Middle East & North Africa

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Analysis & Opinions - War on the Rocks

Between Multistakeholderism and Sovereignty: Cyber Norms in Egypt and the Gulf States

| Oct. 12, 2018

The difficulty of reaching global agreement on cyber norms is generally attributed to a bipolar division in cyber security governance, reflecting two opposing political systems and sets of values. On one hand, there is a group of what experts have called “likeminded” states. This group generally includes the United States and European countries, and it believes in an open and free internet driven largely by global market competition with some government regulation and civil society observation (known as multistakeholderism). The second group includes Iran, Russia, and China, and prioritizes state control over national “borders” in cyber space with strict governmental limits on content (known as cyber sovereignty.) These differences have been described as the cyber space element of a resurgent Cold War, in which neoliberal and democratic structures confront information control, authoritarianism, and rule-breaking.

A protest at the Embassy of Saudi Arabia about the disappearance of Jamal Khashoggi

Associated Press

Analysis & Opinions - The Boston Globe

Here’s Why We Should Care About the Khashoggi Case

| Oct. 12, 2018

Finding out the truth about the disappearance of Jamal Khashoggi in Istanbul and responding to it properly might seem to have little to do with the average American. Here’s why one diplomatic expert says the situation matters a lot.

Khashoggi was a legal permanent resident of the United States, Nicholas Burns said. “He’s a green card holder. He’s like lots of our relatives who first came to America who were in transition to become a citizen,” Burns said.

Ambassador Nicholas Burns discusses the Khashoggi case on BBC World News

BBC World News

Analysis & Opinions - BBC News

Khashoggi: Ex-US Diplomat and a Saudi Activist on Case

| Oct. 11, 2018

Prominent journalist and critic of the Saudi government, Jamal Khashoggi, walked into the country’s consulate in Istanbul last week to obtain some documents and has not been seen since. The authorities in Istanbul believe he was murdered by Saudi agents. Saudi Arabia insists that he left the consulate shortly after he arrived. Former diplomat and US Under-Secretary of State for Political Affairs, Nicholas Burns, told BBC Hardtalk's Stephen Sackur that because Mr Khashoggi was a permanent resident of the United States there was a direct interest of the US government to pressure the Saudi government to “tell the truth of what happened.”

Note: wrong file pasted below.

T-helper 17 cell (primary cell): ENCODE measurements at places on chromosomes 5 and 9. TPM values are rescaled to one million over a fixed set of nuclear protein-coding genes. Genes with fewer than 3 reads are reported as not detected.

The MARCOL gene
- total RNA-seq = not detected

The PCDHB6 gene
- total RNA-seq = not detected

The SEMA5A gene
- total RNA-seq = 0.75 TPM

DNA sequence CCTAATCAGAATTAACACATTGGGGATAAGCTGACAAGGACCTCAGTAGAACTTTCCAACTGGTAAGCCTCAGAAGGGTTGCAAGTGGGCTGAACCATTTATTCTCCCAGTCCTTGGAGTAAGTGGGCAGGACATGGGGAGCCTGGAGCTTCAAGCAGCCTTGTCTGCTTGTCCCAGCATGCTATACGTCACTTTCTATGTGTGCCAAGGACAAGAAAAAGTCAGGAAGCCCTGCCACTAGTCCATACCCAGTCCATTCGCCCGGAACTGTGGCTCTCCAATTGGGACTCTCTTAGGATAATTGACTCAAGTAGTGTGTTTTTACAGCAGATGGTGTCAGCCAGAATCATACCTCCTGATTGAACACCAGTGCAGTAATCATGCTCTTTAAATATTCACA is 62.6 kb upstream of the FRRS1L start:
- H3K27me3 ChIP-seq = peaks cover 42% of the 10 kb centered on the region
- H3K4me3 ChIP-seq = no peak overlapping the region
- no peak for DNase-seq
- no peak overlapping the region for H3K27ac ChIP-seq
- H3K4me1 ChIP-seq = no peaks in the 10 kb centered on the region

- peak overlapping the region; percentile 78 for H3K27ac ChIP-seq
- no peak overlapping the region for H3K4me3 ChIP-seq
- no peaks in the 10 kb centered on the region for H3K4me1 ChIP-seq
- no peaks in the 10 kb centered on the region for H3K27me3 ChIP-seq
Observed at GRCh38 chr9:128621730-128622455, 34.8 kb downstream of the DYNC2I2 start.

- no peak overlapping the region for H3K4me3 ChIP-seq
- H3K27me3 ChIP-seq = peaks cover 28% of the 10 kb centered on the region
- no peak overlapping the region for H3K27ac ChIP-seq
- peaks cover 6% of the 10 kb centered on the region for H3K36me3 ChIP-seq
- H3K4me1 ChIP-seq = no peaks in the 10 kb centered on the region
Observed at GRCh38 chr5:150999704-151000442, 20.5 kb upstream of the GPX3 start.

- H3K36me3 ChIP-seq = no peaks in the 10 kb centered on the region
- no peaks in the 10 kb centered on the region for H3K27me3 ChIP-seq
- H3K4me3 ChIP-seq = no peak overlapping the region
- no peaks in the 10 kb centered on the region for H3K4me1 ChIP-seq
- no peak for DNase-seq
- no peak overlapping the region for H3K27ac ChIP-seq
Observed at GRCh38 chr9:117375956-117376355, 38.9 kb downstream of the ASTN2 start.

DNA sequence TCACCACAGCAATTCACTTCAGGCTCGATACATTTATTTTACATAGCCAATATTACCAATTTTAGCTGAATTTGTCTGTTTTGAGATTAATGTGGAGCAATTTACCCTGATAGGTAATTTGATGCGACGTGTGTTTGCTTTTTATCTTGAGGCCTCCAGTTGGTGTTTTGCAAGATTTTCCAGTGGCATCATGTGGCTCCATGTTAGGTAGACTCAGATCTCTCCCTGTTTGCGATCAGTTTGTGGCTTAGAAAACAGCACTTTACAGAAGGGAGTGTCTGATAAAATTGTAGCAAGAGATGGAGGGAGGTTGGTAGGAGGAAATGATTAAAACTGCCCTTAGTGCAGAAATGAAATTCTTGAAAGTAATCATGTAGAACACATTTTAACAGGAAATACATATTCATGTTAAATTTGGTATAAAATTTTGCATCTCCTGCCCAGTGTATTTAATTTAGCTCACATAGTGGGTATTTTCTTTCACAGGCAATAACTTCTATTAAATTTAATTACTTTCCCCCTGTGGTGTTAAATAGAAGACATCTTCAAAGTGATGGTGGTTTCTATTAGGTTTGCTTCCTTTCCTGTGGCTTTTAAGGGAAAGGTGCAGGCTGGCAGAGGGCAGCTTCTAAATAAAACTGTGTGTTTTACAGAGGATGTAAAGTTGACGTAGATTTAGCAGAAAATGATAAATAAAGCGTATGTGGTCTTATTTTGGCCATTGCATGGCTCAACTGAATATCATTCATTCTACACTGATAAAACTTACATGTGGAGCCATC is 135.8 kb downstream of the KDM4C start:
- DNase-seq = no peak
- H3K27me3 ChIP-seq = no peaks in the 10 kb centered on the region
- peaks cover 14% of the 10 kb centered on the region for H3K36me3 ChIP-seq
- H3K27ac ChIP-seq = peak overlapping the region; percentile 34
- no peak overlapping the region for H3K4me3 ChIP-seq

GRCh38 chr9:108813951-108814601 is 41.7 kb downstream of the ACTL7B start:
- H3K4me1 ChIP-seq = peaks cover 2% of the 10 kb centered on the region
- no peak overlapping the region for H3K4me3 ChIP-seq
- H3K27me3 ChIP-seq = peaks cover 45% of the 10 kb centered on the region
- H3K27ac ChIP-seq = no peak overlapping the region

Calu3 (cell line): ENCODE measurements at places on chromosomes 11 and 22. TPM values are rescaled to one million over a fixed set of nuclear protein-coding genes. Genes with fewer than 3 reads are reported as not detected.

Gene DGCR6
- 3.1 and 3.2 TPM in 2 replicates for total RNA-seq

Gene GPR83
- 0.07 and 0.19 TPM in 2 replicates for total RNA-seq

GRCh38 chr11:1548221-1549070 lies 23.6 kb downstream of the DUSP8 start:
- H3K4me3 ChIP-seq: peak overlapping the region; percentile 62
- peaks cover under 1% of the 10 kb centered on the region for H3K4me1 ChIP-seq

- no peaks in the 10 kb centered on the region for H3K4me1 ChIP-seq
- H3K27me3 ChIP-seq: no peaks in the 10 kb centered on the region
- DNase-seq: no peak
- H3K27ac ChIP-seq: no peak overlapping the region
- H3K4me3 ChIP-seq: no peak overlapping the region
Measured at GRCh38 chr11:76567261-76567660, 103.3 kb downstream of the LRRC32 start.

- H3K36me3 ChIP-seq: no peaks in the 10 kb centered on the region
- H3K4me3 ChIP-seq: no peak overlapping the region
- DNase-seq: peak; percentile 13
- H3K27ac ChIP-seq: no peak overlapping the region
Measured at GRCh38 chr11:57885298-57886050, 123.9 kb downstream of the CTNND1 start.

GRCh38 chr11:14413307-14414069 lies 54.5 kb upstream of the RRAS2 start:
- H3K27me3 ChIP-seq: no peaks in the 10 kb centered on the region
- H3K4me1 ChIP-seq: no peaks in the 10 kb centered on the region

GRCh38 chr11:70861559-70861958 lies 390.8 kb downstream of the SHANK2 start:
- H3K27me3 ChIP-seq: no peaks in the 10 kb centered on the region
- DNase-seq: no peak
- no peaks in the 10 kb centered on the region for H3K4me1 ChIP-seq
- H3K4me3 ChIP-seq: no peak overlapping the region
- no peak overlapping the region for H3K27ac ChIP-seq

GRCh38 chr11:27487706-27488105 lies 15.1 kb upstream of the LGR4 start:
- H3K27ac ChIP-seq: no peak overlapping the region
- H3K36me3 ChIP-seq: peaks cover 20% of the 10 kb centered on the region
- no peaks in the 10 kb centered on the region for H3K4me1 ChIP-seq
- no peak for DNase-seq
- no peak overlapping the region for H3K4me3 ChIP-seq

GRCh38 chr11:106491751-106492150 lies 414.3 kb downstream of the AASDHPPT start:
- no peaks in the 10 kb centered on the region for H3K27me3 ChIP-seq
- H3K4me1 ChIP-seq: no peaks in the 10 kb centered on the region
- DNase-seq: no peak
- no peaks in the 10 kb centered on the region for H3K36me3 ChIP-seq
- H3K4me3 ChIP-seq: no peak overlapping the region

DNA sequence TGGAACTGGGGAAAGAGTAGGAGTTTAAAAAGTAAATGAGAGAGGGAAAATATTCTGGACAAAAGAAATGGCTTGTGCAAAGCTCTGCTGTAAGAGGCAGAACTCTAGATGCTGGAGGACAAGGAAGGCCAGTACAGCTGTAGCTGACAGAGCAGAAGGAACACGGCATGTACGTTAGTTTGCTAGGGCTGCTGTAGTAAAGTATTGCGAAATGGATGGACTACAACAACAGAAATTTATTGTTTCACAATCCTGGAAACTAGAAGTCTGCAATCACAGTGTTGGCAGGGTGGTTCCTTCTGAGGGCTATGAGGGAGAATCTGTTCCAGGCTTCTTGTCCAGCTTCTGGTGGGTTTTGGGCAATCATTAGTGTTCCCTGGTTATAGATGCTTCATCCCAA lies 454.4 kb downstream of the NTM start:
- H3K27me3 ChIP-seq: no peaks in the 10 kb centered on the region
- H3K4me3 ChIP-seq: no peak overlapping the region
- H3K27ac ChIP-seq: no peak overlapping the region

John Bolton speaking at the gathering of the People's Mujahedin of Iran in front of headquarters of the United Nations, New York City

VOA Persian

Blog Post - Iran Project Iran Matters

US-Led Regime Change is not the Path

    Author:
  • Sina Toossi
| Oct. 11, 2018

For much of Iran's modern history, the Iranian people have been divided on issues such as traditionalism versus modernity and the nature of their relationship with the West. These divisions only highlight the need for organic political change to allow society to find common ground. However, outside political interventionism has been a constant setback, whether during the Constitutional Revolution period, the 1953 US/UK coup, or now with Trump's exhortations and actions.

Judges enter the International Court of Justice

AP/Peter Dejong

Analysis & Opinions - Lawfare

What to Make of the ICJ's Provisional Measures in Iran v. U.S. (Nuclear Sanctions Case)

| Oct. 04, 2018

Elena Chachko analyzes the October 3, 2018 ruling by International Court of Justice on a case in which Iran sought fully re-instated sanctions relief from the United States, which was part of the framework of the Joint Comprehensive Plan of Action. 

Sovereign Venture Capitalism: At a Crossroad

StockSnap/Pixabay

Analysis & Opinions - The Economist

Sovereign Venture Capitalism: At a Crossroad

| Oct. 03, 2018

What the Iron Man-like character is claiming for his futuristic automotive company is not unheard of. On a systemic basis, mammoth institutional investment—especially from sovereign wealth funds (SWFs)—is flowing into start-ups and technology-oriented publicly traded companies. In this case, Saudi billions would help Mr Musk escape the pressures of being publicly listed. SWFs have invested large sums into high-growth start-ups promising innovation and financial returns. In fact, just this month, Saudi’s Public Investment Fund (PIF) announced a US$1bn investment in Tesla’s rival, Lucid, and a US$2bn stake in Tesla. The rise in SWF balance sheets and activity is having ramifications on global efforts to be more Silicon Valley-like, and on Silicon Valley itself.